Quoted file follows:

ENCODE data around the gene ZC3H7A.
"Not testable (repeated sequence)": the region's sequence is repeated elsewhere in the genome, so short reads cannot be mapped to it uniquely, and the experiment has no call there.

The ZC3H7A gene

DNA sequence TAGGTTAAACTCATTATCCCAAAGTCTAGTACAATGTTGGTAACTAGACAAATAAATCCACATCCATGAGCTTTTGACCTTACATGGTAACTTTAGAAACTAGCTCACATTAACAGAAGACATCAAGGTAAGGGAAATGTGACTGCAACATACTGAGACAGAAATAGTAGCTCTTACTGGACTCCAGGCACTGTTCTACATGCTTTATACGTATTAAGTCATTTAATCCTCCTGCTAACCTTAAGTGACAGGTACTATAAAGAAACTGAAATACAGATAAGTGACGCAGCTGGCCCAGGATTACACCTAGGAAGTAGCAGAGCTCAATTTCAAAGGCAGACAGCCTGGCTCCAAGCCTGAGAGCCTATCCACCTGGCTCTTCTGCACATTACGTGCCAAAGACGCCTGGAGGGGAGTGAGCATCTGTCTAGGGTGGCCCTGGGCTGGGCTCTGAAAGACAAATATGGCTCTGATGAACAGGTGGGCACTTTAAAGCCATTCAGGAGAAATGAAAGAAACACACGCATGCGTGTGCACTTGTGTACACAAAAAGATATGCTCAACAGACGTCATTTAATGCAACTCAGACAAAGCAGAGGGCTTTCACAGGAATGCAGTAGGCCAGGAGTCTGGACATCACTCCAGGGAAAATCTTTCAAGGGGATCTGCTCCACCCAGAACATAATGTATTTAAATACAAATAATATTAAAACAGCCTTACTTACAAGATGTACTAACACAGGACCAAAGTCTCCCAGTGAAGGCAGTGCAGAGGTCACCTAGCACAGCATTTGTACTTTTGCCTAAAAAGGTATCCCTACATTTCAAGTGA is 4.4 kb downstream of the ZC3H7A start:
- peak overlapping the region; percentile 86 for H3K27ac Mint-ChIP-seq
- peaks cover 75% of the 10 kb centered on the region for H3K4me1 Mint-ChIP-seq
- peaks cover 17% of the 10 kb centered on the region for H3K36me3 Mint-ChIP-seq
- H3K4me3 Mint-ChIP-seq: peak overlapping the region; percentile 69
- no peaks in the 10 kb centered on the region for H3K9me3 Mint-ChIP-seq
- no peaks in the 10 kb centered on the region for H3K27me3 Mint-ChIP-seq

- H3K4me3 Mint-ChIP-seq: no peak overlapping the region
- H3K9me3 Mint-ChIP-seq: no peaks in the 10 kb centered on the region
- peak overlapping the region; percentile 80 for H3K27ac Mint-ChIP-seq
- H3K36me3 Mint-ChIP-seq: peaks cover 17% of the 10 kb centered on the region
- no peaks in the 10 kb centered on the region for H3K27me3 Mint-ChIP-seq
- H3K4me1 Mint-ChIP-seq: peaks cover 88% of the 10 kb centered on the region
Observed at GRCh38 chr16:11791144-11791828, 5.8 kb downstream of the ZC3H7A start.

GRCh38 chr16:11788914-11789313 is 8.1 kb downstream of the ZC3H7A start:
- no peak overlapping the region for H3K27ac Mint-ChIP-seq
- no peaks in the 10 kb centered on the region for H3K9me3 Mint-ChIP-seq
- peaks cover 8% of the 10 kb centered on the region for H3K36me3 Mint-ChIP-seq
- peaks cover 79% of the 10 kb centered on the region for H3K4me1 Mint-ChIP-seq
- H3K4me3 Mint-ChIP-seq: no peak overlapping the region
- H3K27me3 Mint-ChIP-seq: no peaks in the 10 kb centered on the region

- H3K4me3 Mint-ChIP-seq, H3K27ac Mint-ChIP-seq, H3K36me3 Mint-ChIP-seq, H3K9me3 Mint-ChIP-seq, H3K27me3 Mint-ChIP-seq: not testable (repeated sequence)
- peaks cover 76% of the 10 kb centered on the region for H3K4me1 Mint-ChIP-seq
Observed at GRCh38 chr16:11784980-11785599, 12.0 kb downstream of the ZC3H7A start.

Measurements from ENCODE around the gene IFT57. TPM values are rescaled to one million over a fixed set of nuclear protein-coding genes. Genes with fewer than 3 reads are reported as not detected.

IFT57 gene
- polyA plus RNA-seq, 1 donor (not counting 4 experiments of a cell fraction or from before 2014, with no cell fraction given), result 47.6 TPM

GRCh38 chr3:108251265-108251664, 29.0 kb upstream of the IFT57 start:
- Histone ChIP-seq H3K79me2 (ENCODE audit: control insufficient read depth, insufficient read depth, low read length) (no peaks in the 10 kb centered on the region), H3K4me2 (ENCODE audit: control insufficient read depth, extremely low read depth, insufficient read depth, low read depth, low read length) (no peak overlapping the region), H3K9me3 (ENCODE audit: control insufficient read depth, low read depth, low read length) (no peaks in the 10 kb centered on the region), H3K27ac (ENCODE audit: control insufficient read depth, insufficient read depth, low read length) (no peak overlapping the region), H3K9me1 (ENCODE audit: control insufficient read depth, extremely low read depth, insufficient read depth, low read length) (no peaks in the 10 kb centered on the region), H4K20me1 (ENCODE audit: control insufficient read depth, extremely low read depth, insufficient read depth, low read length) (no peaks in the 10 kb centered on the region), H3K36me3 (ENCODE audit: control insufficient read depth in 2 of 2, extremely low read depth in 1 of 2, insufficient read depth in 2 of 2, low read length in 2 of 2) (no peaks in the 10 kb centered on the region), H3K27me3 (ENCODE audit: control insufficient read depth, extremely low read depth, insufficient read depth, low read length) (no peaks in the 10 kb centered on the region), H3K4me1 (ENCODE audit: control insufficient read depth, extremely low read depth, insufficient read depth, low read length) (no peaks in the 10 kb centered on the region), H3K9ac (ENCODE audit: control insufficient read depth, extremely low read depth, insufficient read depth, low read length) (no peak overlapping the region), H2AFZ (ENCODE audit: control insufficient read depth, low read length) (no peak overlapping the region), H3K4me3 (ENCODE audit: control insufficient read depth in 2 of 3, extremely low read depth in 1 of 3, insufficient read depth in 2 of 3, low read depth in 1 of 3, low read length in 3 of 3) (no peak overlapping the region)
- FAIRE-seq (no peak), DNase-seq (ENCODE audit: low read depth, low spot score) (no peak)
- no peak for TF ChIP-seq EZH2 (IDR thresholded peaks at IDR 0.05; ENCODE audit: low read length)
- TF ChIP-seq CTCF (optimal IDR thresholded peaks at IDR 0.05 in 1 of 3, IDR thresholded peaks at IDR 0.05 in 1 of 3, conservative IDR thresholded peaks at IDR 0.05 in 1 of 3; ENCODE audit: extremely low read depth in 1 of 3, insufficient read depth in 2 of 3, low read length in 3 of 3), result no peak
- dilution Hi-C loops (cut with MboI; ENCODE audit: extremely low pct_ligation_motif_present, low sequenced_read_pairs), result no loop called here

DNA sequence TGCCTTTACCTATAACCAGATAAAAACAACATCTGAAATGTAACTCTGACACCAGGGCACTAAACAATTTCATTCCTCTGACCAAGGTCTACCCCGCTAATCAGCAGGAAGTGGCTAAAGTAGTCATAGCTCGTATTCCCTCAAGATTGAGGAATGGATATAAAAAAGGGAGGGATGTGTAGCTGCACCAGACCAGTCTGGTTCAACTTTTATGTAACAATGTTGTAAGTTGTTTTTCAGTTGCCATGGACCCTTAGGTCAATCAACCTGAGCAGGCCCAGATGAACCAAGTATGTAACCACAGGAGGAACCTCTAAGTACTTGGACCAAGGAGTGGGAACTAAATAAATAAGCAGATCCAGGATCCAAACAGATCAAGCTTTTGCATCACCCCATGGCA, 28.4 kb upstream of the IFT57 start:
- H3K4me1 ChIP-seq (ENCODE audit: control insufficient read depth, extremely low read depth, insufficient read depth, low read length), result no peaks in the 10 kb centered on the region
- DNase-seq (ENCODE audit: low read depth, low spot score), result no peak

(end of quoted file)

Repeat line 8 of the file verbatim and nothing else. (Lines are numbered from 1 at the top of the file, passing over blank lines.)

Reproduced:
- H3K4me3 Mint-ChIP-seq: peak overlapping the region; percentile 69